Thanks to the “Fauci effect” and the COVID-19 pandemic, applications to med school are at an all-time high and more and more undergraduate students are expressing an interest in pre-medical programs. While this goal is both admirable and attainable, adequate support and guidance are essential to achieving this end result.
In the case of many Stevens Institute of Technology students in the various programs in the Department of Chemistry and Chemical Biology (CCB), this support was vital to their post-undergrad success.
“Many students say, ‘I want to go to medical school.’ But students are individuals with different personalities and different backgrounds,” said Nuran Kumbaraci, CCB associate professor. “As you talk with them, it is amazing how much you find out about the unique strengths that will help them succeed in their chosen career path. With time, their interests may change!”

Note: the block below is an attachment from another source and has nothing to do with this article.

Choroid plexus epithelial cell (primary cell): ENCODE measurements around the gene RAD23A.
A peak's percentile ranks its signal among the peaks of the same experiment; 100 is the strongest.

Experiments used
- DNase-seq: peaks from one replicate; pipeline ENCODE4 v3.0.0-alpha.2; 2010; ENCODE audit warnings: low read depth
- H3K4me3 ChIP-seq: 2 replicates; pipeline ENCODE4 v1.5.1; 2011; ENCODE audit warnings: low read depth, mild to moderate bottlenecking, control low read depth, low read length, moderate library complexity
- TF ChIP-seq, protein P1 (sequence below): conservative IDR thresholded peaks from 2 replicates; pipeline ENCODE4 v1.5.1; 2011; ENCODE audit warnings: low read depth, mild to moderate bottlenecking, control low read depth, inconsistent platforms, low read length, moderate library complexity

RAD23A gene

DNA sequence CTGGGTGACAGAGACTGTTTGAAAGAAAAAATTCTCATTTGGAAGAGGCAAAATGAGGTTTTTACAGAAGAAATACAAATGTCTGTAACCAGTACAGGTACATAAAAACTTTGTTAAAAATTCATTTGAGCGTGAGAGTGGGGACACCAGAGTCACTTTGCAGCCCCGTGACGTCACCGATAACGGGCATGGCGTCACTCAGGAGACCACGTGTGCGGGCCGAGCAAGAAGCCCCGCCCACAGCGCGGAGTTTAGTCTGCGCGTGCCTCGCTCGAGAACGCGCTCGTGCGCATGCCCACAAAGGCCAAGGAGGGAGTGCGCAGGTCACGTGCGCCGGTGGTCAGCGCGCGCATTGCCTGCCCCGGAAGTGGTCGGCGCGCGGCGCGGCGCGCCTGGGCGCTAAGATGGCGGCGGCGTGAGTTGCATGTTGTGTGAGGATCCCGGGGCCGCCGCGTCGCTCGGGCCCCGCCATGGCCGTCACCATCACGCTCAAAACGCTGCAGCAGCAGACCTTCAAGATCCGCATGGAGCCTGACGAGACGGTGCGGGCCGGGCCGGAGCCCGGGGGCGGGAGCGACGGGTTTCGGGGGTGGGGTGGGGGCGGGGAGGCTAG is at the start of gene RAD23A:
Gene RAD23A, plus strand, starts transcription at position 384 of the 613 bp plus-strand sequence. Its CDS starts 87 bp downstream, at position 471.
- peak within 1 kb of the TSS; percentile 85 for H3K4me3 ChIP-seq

Stevens offers key resources for pre-med students in any department to help them prepare for their future, including numerous student organizations that provide invaluable support to assist them in taking practical, actionable steps toward the future they envision. Of particular note are the Stevens Health Professions Advisory Committee (HPAC), Alpha Epsilon Delta, the National Health Preprofessional Honor Society (AED), and the Stevens Health Professions Club (SHPC).
Michelle Gnidash, a senior studying biology, says she’s grateful for the strong support of the Stevens community. “The various pre-health organizations have provided an amazing outlet for me to stay connected, foster my passion, and continue to grow.”